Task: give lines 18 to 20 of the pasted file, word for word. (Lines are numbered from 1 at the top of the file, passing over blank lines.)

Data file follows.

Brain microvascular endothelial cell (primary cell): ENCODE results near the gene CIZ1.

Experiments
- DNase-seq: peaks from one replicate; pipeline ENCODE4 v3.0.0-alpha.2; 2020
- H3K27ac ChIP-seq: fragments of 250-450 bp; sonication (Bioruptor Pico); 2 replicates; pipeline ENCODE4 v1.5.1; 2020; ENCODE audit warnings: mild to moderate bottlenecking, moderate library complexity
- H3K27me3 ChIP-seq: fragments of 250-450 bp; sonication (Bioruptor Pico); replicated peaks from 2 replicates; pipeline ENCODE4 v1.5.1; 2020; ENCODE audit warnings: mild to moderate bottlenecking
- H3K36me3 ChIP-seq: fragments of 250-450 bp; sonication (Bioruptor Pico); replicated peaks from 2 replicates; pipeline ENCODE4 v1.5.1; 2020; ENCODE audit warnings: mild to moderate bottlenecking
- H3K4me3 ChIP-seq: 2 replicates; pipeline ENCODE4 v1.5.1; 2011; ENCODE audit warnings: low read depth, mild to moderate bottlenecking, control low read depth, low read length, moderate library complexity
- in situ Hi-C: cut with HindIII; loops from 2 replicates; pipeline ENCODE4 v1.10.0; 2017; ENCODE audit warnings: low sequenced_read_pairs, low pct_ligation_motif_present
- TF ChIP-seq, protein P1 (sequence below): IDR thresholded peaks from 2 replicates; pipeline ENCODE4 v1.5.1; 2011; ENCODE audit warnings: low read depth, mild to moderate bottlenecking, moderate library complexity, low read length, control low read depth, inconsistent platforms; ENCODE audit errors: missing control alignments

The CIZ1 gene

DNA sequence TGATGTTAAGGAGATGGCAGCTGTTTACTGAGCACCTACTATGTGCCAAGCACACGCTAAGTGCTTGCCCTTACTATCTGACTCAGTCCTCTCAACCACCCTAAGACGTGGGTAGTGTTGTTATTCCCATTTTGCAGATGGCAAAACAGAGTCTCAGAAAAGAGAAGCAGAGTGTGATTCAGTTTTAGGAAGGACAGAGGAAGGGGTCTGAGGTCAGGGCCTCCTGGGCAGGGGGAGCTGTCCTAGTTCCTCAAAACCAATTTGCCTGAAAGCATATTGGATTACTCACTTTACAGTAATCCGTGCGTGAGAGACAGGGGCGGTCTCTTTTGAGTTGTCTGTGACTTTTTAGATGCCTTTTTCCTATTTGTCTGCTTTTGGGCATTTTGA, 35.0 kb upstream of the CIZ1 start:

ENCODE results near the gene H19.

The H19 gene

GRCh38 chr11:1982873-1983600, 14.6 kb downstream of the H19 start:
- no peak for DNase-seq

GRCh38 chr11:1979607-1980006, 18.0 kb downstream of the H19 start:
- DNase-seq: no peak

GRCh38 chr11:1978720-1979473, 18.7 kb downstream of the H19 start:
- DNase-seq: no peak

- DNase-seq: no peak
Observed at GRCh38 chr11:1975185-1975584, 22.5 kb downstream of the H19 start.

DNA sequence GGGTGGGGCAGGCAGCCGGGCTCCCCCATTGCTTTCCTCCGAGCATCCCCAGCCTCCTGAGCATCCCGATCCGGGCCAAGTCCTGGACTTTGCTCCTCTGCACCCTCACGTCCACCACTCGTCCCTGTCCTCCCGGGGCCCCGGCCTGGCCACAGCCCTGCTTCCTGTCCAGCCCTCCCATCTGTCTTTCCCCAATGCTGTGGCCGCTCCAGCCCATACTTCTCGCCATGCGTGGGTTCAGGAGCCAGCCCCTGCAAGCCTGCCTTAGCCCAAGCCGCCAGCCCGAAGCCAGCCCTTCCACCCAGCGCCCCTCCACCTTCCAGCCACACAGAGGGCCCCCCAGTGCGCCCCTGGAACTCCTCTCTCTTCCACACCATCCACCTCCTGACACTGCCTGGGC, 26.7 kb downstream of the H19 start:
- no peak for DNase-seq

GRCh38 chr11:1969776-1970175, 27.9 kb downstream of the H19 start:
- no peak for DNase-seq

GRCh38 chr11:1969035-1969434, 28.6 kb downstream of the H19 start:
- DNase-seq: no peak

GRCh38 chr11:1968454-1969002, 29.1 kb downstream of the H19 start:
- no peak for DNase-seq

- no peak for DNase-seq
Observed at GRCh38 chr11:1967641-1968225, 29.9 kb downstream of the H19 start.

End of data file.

GRCh38 chr11:1978720-1979473, 18.7 kb downstream of the H19 start:
- DNase-seq: no peak

- DNase-seq: no peak